Pacelle, Wayne. “Interior Department to allow imports of elephant and lion trophies from Africa, reversing Obama policies · A Humane Nation.” A Humane Nation, 16 Nov. 2017, blog.humanesociety.org/wayne/2017/11/interior-department-allow-imports-elephant-lion-trophies-africa-reversing-obama-policies.html.
This blog post was written by Wayne Pacelle for his blog A Humane Nation, on November 17th, 2017. The post discusses the situation of the African elephants being threatened in Zimbabwe and Zambia, with the animals listed under the U.S. federal Endangered Species Act (which stipulates that hunting trophies can be imported only if the federal government deems their killing as conducive to the species' survival). Pacelle addresses the corruption that pervades the Zimbabwe government, touches on the erstwhile president Robert Mugabe's condemnation, and enumerates a few problems with Zimbabwe's elephant management plan. The blog calls out the Department of the Interior, who overlooks the scientific evidence substantiating that much of the elephant endangerment status is attributed to trophy hunting. Pacelle also mentions the subtexts of trophy hunting, of how the usual perpetrators are affluent, white people, and he contrasts their intentions (premised on ego and greed) and the local people who hunt the elephants as part of their livelihoods, which are undermined by the former group who hunt animals solely for trophies.
Cruise, Adam. “Is Trophy Hunting Helping Save African Elephants?” National Geographic, National Geographic Society, 17 Nov. 2015, news.nationalgeographic.com/2015/11/151715-conservation-trophy-hunting-elephants-tusks-poaching-zimbabwe-namibia/.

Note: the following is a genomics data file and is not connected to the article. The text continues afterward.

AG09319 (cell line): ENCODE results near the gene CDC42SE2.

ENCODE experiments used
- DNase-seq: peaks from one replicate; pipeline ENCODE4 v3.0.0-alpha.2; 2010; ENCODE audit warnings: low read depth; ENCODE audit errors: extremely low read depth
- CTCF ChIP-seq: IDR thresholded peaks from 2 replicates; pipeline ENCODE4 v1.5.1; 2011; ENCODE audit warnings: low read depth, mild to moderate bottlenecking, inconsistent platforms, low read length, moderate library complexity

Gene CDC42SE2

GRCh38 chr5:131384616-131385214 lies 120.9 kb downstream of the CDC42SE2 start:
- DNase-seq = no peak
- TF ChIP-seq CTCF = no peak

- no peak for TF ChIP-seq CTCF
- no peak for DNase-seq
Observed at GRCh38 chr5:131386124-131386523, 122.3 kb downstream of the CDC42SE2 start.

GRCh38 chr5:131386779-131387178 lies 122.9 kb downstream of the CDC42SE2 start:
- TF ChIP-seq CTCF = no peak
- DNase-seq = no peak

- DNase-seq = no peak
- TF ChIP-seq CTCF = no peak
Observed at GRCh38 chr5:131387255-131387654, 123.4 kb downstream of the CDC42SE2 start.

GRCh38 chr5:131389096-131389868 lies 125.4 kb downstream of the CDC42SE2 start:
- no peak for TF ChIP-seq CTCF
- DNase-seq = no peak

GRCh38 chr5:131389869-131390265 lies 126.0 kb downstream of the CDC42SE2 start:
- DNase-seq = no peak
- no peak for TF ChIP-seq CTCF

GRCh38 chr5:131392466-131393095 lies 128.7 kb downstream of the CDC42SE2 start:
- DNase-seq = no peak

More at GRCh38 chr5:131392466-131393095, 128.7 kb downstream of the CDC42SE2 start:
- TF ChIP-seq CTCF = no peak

This article for Natural Geographic was written by Adam Cruise on November 17, 2015. The article argues the point that trophy hunting endorsed by governments does not facilitate the elephant conservation campaign. The premise that trophy hunting will help alleviate elephant endangerment is elucidated by organizations, such as The International Union for Conservation of Nature, saying that hunting that is well-managed can generate revenue that can be used for conservation purposes, as well as for subsidizing poor local communities in African countries. However, some rural villages in Zimbabwe attest that community projects like CAMPFIRE, do not give them any money.
Paterniti, Michael . “Should We Kill Animals to Save Them?” Poaching and Conservation, Natural Geographic, 20 Sept. 2017, www.nationalgeographic.com/magazine/2017/10/trophy-hunting-killing-saving-animals/.
This magazine article was written by Michael Paterniti for Natural Geographic. This online piece discusses the morals people hold regarding trophy hunting. People, such as government bodies, demonstrate support for the activity due to economic revenues. People who are for trophy hunting may express indignation towards people who are against trophy hunting, saying it is not fair for people from another nation to criticize how people manage their wildlife. Others suggest that there should be a middle ground for hunting. The article also mentions certain practices, codes of honour, and policies that have been upheld by hunters, such as not hunting certain female animals. This article is a viable start to delving deeper into the ethics surrounding trophy hunting.
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Peter A. Lindsey, et al. “Trophy Hunting and Conservation in Africa: Problems and One Potential Solution.” Conservation Biology, vol. 21, no. 3, 2007, pp. 880–883. JSTOR, JSTOR, www.jstor.org/stable/4620884.